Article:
Thursday, March 30, 2017

The Public Chat Forum Topic

Focus wrote a piece today over a SPD political figure and his analysis of public TV chat forums.

So, Marco Bulow, the SPD figure....analyzed 204 talk-shows from ARD and ZDF.

For those who aren't into this public TV thing.....it's a remarkable amount of chat forums that are arranged on a weekly basis.  Some come late at night and likely resemble a Johnny Carson Tonight-Show format.  Some are very political in nature.  All are usually live, which means nothing gets cut out.  So if you uttered something of a shocking nature, well, it's going straight to the home and viewers will get the full dose of your comment.

Average amount per week?  I'd take a guess that 20 hours of chat forums on political or national topics occur each week.

The variety will shift.  You could have 15 hours over an entire week just on the US government or Trump.  You could have 90 minutes dedicated to just pension reform.  You could have six hours in one week devoted to just Erdogan and Turkey.  You could have an entire hour wasted on the reason to pick the FIFA Soccer Championship for Qatar and how it was so legit (while grinning at the camera).

I should note....it's rare that anyone talks over how many people watch the public chat forums.  From the age group of 18 to 25....I doubt if more than 10-percent watch more than one hour per week of these chats.  From the over-40 age group....maybe thirty-percent will catch one to two hours a week.  The idea of someone watching all twenty hours a week?  Maybe one guy out of five-hundred.  In some cases, if given a choice of watching Knight Rider, Japanese cartoons, or a chat forum, you might be shocked that fewer than 10-percent would be interested in the chat forum (total depending on the topic selected for the evening).

So the SPD guy came to this conclusion....from 204 talksshows done over the past 18 months....which include: "Maishberger", "Anne Will", "Hart but fair", "G√ľnther Jauch" and "Maybrit Illner"....roughly a quarter of all these broadcasts were about refugees.  If you included refugees, Islam, terrorism, ISIS, and populism......it's almost fifty percent of the 204 show topics.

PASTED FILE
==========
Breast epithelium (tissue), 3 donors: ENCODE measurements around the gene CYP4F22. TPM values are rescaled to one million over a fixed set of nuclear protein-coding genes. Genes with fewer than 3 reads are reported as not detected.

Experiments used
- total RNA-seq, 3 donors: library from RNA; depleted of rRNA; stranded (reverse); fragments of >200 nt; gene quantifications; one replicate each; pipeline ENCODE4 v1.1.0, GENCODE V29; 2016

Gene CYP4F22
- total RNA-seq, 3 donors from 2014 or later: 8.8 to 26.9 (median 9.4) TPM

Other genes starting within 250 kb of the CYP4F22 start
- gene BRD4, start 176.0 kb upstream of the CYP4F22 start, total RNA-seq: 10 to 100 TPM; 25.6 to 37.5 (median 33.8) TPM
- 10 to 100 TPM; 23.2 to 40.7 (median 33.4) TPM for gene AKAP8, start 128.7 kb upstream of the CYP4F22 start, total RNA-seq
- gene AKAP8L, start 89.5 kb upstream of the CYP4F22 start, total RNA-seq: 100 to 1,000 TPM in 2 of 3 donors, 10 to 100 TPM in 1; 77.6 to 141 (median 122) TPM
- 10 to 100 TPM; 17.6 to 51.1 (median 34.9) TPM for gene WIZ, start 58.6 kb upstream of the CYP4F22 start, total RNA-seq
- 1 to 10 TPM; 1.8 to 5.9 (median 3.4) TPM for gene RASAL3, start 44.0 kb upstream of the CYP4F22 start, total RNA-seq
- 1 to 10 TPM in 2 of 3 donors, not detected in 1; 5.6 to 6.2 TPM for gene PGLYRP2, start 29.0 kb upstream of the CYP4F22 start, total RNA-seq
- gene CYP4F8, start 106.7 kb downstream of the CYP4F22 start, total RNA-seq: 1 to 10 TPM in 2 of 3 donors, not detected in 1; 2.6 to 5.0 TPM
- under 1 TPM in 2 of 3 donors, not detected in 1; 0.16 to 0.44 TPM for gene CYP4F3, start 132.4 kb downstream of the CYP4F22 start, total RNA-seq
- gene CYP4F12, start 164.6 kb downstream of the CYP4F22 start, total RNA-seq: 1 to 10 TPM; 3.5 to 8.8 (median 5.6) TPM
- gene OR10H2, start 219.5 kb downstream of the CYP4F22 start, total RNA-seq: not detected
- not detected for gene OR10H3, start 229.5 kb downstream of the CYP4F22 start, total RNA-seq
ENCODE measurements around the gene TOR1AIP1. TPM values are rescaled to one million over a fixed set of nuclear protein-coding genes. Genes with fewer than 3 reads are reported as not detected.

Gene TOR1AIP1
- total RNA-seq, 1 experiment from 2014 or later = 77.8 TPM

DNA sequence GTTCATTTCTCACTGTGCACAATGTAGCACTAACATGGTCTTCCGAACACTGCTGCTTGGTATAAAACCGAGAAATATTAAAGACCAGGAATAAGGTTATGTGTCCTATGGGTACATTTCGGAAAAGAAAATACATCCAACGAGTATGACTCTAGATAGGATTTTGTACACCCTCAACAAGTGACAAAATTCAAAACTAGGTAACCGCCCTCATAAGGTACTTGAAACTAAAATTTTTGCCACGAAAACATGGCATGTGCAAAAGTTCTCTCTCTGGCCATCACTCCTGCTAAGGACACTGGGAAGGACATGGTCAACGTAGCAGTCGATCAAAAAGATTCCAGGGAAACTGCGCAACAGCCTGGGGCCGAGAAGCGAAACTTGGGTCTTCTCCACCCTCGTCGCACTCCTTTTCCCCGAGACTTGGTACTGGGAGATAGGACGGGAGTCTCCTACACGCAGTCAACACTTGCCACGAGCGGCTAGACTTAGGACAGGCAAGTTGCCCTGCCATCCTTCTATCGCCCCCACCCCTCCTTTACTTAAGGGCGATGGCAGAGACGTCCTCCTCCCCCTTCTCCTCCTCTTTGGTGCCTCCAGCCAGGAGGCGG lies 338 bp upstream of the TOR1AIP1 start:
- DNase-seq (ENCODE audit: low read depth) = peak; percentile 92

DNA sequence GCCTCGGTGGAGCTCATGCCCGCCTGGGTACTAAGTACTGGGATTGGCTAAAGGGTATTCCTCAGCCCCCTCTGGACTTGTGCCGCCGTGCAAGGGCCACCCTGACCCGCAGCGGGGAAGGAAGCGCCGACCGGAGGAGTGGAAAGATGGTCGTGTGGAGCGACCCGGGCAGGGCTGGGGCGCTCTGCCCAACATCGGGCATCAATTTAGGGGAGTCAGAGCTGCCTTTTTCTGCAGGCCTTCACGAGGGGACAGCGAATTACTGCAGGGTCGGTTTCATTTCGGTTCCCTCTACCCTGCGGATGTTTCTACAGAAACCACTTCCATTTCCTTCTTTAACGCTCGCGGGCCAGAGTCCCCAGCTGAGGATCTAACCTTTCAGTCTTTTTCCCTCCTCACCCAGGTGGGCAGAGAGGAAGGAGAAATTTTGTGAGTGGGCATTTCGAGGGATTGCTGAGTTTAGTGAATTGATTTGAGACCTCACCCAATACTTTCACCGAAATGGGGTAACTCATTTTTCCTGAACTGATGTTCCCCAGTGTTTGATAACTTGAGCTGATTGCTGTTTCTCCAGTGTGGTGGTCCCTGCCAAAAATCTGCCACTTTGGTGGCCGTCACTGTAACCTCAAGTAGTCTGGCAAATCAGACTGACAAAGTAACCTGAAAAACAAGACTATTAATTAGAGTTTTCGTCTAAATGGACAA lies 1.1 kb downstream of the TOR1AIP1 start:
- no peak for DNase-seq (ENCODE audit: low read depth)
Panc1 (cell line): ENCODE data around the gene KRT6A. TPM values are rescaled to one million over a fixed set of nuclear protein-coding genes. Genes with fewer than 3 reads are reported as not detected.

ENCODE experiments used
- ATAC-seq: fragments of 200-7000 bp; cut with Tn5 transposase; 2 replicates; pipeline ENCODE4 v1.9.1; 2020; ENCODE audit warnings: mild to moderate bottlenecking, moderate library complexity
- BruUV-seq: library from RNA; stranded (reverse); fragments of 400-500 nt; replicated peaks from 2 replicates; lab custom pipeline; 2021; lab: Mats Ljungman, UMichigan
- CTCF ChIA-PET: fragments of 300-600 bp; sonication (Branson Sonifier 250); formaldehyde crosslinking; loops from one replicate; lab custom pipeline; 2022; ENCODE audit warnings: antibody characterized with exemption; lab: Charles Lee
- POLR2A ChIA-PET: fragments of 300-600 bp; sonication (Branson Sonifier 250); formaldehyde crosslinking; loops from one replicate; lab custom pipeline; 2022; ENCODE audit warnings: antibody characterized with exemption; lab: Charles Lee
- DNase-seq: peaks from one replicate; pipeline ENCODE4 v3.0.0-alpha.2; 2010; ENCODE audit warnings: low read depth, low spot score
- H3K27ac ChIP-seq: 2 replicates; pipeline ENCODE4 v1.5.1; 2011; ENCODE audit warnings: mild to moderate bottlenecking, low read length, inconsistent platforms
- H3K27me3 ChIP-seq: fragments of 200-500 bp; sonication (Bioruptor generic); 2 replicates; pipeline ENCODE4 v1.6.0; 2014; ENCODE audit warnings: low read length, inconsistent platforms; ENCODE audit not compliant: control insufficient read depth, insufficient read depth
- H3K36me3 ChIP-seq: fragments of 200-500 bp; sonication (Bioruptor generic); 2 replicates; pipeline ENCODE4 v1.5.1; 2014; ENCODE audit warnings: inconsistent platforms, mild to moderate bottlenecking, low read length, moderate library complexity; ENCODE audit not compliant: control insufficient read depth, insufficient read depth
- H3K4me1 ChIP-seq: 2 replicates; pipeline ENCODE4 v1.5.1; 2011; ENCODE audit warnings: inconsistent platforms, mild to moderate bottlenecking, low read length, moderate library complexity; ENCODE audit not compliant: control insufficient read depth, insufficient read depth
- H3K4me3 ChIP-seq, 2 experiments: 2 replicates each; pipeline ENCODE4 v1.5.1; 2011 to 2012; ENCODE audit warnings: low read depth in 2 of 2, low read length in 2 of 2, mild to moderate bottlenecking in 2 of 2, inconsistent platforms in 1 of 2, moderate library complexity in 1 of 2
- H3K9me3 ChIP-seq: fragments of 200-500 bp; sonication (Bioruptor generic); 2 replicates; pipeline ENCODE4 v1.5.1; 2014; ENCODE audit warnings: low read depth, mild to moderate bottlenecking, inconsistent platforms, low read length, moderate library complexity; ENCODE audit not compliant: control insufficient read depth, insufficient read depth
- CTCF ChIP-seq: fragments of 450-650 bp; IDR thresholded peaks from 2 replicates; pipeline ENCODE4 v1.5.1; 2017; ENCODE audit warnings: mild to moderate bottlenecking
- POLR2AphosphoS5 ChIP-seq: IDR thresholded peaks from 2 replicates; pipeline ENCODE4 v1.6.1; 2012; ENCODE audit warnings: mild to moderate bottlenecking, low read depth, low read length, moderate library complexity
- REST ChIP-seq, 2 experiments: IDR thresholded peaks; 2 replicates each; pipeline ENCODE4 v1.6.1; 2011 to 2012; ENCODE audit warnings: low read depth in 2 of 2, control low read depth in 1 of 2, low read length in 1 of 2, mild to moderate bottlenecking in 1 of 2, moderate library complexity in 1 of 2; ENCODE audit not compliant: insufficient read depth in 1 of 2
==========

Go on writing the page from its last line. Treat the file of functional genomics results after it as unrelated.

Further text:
So, Bulow says that this is a "distortion of reality".

I sat and read the piece....roughly forty lines.

What interested me is that he carefully picked 18 months (going from summer of 2015 to the past month).  When you cherry-pick your data collection, it begs questions. What happened in this previous 18 months?

I have some memory over the period and readily say that a quarter of chat forums from early 2014 to December of 2015...were pro-immigrant or pro-migrant in nature.  The forums even lined up the guest invited so it'd always be four pro-immigrant talkers and just one anti-immigrant talker.  At some stage toward the end of 2014, this chat forum arrangement even helped to create the various political groups that brought AfD and the anti-immigrant situation to the stage of today.  A segment of Germany society simply felt that the cards were stacked on free and open discussion.

Various Germans would say from early 2014 to the end of 2015....this chat forum cycle was a "distortion of reality".

The overall problem here is the intellectual and news media folks from public TV in Germany, have a perception that the vast number of citizens in the country watch the chat forums, and these arrange the political situation of which the CDU, the SPD, the Greens, etc.....all get support or non-support. I would imagine that roughly half the nation will tell you that they watch less than five hours per year of chat forums.  Maybe in an election year.....it might mean more to watch....but that only occurs once every four years for roughly eight months of a campaign cycle.  From the other half?  You might find that fewer than a quarter of the nation watches two hours a month.

Polling or surveys?  Never done.  This is one of the hundred-odd things in German society that you probably don't want to ask because it would reflect in a negative sense on public TV giving lots of attention to something that the vast majority don't care about.  Put up a Germany versus Italy soccer game?  Oh, that would easily get forty to fifty percent of the viewers on for two hours.

So, maybe this suggestion of lesser chat on migrants and immigrants will push the two public TV networks in Germany to reshuffle their chat schedule....at least until public sentiment goes very negative.  But don't worry, somewhere on the vast number of menu options....there's always Bonanza (with Hoss having a Bavarian accent), Baywatch (Germans seem to like the beach scenes), or some French zombie love-movie on, and you can select that instead of chat forums.

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